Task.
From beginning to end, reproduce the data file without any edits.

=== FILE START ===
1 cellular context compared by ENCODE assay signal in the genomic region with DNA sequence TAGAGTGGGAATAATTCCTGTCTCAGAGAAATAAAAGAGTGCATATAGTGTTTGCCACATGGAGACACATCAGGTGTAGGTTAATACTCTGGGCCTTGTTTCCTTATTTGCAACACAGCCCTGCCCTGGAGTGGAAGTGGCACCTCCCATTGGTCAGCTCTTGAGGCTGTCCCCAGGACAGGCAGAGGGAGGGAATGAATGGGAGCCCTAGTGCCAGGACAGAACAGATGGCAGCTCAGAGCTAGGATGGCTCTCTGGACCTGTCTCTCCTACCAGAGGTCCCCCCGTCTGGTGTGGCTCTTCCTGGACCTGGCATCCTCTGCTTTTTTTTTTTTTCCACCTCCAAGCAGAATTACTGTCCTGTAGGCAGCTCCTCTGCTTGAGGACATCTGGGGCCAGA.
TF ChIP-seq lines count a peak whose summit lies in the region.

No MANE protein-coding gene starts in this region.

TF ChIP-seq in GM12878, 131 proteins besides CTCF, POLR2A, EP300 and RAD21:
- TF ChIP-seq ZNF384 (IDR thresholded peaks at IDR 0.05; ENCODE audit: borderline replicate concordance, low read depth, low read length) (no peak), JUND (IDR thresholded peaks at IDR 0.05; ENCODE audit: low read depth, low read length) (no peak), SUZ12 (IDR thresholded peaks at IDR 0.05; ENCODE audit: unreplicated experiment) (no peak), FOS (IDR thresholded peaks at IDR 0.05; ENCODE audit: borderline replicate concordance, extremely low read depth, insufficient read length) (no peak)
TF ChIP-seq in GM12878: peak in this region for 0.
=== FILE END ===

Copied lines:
1 cellular context compared by ENCODE assay signal in the genomic region with DNA sequence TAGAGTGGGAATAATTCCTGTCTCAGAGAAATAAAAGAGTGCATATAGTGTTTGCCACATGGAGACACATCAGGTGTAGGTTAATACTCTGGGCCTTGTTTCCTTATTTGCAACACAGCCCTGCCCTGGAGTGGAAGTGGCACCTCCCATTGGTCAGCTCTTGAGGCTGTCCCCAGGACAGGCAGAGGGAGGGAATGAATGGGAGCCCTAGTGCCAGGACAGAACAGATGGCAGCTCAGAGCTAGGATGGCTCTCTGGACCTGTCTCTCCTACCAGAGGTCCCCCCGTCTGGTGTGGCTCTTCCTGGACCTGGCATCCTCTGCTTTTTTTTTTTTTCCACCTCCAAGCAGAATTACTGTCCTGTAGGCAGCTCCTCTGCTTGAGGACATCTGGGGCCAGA.
TF ChIP-seq lines count a peak whose summit lies in the region.

No MANE protein-coding gene starts in this region.

TF ChIP-seq in GM12878, 131 proteins besides CTCF, POLR2A, EP300 and RAD21:
- TF ChIP-seq ZNF384 (IDR thresholded peaks at IDR 0.05; ENCODE audit: borderline replicate concordance, low read depth, low read length) (no peak), JUND (IDR thresholded peaks at IDR 0.05; ENCODE audit: low read depth, low read length) (no peak), SUZ12 (IDR thresholded peaks at IDR 0.05; ENCODE audit: unreplicated experiment) (no peak), FOS (IDR thresholded peaks at IDR 0.05; ENCODE audit: borderline replicate concordance, extremely low read depth, insufficient read length) (no peak)
TF ChIP-seq in GM12878: peak in this region for 0.